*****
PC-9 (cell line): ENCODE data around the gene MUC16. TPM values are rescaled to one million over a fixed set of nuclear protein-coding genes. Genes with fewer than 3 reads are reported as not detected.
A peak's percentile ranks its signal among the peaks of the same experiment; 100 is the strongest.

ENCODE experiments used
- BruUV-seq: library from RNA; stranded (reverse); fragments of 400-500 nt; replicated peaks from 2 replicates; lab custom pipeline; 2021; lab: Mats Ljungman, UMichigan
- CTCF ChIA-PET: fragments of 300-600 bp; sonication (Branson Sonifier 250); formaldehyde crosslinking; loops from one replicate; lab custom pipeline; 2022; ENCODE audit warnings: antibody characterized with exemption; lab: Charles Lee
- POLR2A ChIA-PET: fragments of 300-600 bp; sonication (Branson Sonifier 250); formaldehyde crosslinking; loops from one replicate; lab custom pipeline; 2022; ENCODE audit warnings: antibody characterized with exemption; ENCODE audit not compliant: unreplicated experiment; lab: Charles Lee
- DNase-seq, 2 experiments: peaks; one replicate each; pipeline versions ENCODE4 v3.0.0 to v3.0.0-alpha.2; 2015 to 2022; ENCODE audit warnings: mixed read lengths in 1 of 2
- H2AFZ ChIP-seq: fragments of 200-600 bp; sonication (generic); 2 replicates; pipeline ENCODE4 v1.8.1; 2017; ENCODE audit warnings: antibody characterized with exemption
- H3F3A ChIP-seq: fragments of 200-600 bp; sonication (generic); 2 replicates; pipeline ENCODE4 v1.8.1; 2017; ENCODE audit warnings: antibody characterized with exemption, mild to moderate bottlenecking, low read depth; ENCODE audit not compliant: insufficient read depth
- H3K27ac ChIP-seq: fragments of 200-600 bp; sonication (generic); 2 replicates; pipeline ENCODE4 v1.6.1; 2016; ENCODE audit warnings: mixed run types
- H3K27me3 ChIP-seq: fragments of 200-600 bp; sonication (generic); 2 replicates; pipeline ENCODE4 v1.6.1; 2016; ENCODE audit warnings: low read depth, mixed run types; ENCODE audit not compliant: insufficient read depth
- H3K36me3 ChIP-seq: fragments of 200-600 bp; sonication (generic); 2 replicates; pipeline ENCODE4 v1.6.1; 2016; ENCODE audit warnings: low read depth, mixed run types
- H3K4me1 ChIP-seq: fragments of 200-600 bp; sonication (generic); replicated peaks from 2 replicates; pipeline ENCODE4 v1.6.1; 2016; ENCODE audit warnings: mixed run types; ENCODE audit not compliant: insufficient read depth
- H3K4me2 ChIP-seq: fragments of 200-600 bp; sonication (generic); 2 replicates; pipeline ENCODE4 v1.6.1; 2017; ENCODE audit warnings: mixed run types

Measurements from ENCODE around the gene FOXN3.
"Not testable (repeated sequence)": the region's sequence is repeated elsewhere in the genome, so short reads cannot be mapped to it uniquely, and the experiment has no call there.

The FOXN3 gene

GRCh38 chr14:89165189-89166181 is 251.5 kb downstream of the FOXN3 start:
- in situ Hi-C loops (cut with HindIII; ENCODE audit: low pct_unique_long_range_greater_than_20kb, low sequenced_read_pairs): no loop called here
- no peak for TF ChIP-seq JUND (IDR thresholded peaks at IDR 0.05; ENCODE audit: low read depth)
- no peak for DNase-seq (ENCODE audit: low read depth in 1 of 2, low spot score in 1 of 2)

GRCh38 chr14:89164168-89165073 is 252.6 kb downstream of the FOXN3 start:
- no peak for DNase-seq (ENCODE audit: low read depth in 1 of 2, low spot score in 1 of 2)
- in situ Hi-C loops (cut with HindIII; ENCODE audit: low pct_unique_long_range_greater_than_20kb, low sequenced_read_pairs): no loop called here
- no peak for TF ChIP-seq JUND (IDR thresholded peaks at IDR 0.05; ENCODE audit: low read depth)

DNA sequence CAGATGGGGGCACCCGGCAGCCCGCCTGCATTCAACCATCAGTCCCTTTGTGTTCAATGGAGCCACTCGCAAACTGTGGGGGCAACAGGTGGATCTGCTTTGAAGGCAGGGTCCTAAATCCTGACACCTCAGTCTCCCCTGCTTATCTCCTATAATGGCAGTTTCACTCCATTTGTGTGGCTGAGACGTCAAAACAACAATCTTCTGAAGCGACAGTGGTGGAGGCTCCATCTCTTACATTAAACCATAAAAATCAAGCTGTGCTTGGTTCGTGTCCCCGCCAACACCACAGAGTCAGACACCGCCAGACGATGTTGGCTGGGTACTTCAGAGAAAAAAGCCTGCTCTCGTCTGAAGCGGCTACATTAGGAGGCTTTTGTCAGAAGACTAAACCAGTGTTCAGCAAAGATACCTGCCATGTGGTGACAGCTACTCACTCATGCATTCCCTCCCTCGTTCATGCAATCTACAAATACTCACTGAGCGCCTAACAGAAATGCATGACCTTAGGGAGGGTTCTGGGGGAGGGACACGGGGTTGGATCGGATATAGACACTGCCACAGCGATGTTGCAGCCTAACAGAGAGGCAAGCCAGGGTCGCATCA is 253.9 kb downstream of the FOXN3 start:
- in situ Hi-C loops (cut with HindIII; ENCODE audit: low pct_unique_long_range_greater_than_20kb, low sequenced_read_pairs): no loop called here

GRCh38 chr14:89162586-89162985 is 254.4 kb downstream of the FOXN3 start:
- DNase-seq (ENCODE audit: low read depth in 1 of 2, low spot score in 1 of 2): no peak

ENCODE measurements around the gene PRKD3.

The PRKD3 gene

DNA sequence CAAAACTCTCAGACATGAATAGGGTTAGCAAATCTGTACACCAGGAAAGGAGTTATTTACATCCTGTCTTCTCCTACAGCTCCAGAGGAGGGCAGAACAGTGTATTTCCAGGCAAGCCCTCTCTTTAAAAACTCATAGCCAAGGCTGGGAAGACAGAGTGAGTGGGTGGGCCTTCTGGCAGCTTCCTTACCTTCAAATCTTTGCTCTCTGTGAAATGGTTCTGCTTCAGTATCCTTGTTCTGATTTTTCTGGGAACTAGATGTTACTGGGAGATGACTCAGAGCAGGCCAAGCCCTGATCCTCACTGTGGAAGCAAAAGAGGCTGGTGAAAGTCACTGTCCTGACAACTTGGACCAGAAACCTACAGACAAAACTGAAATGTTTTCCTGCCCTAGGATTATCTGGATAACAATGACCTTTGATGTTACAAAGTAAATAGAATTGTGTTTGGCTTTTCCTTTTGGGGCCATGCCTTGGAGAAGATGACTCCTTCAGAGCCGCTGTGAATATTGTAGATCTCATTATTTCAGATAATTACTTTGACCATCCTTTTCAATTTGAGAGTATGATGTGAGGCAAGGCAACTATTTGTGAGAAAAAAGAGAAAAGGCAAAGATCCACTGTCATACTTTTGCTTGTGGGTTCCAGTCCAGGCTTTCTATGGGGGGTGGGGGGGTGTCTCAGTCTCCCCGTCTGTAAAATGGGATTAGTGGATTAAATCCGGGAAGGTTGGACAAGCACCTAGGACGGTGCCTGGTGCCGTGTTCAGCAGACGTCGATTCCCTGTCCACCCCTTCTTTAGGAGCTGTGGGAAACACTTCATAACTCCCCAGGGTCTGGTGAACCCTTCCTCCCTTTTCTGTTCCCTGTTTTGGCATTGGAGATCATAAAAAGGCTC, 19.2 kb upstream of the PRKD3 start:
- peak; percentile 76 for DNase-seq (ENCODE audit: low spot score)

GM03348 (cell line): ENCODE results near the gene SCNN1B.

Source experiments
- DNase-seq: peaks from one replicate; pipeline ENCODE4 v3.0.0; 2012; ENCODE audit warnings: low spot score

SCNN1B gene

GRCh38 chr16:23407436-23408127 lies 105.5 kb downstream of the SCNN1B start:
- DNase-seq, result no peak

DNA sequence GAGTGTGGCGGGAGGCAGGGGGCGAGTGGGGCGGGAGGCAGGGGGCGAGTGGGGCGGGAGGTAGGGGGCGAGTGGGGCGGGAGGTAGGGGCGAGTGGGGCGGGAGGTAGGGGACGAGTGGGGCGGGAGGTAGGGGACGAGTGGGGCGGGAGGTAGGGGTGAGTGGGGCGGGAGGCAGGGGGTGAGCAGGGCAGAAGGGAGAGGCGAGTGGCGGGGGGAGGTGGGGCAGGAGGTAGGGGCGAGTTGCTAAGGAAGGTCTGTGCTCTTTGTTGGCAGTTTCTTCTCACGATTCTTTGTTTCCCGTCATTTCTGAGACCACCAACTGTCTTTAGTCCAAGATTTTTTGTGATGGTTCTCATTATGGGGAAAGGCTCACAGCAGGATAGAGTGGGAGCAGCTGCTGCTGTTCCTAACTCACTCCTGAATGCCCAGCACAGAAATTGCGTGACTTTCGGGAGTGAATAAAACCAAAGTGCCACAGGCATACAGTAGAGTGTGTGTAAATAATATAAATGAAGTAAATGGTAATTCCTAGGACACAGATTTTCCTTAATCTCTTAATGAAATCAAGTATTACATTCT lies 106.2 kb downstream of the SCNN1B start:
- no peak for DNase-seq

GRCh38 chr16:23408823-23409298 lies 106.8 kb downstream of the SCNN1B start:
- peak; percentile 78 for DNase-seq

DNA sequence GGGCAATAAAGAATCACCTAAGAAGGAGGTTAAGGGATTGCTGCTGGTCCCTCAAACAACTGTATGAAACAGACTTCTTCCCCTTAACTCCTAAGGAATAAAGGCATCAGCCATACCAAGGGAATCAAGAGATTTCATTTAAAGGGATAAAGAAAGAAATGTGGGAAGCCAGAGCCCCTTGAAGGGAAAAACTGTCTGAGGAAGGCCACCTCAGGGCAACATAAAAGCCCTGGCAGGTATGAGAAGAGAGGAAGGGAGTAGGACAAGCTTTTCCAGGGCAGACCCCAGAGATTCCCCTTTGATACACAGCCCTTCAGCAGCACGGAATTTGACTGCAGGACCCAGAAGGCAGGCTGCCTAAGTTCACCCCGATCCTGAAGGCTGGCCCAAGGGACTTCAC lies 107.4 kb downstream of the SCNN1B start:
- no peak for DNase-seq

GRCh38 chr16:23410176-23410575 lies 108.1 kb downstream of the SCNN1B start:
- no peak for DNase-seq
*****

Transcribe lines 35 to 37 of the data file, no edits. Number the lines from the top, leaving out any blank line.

Source experiments
- DNase-seq: peaks from one replicate; pipeline ENCODE4 v3.0.0; 2012; ENCODE audit warnings: low spot score

SCNN1B gene